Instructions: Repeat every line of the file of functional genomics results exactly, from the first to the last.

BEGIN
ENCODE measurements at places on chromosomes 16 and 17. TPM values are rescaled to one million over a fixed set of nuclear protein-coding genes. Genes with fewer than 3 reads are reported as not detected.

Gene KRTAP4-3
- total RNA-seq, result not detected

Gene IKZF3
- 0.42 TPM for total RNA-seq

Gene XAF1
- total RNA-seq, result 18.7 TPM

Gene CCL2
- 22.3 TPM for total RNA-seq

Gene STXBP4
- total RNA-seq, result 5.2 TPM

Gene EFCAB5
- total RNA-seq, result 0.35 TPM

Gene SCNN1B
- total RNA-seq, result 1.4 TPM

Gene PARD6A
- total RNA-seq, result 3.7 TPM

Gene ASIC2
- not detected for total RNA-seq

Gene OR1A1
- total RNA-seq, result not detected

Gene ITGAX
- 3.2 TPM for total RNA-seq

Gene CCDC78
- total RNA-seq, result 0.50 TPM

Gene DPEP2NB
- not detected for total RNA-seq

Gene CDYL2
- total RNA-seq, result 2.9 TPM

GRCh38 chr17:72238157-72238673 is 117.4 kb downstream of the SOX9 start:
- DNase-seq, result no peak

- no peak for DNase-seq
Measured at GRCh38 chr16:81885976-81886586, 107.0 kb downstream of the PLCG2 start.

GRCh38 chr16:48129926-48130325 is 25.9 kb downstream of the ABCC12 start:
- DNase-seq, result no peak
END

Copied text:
ENCODE measurements at places on chromosomes 16 and 17. TPM values are rescaled to one million over a fixed set of nuclear protein-coding genes. Genes with fewer than 3 reads are reported as not detected.

Gene KRTAP4-3
- total RNA-seq, result not detected

Gene IKZF3
- 0.42 TPM for total RNA-seq

Gene XAF1
- total RNA-seq, result 18.7 TPM

Gene CCL2
- 22.3 TPM for total RNA-seq

Gene STXBP4
- total RNA-seq, result 5.2 TPM

Gene EFCAB5
- total RNA-seq, result 0.35 TPM

Gene SCNN1B
- total RNA-seq, result 1.4 TPM

Gene PARD6A
- total RNA-seq, result 3.7 TPM

Gene ASIC2
- not detected for total RNA-seq

Gene OR1A1
- total RNA-seq, result not detected

Gene ITGAX
- 3.2 TPM for total RNA-seq

Gene CCDC78
- total RNA-seq, result 0.50 TPM

Gene DPEP2NB
- not detected for total RNA-seq

Gene CDYL2
- total RNA-seq, result 2.9 TPM

GRCh38 chr17:72238157-72238673 is 117.4 kb downstream of the SOX9 start:
- DNase-seq, result no peak

- no peak for DNase-seq
Measured at GRCh38 chr16:81885976-81886586, 107.0 kb downstream of the PLCG2 start.

GRCh38 chr16:48129926-48130325 is 25.9 kb downstream of the ABCC12 start:
- DNase-seq, result no peak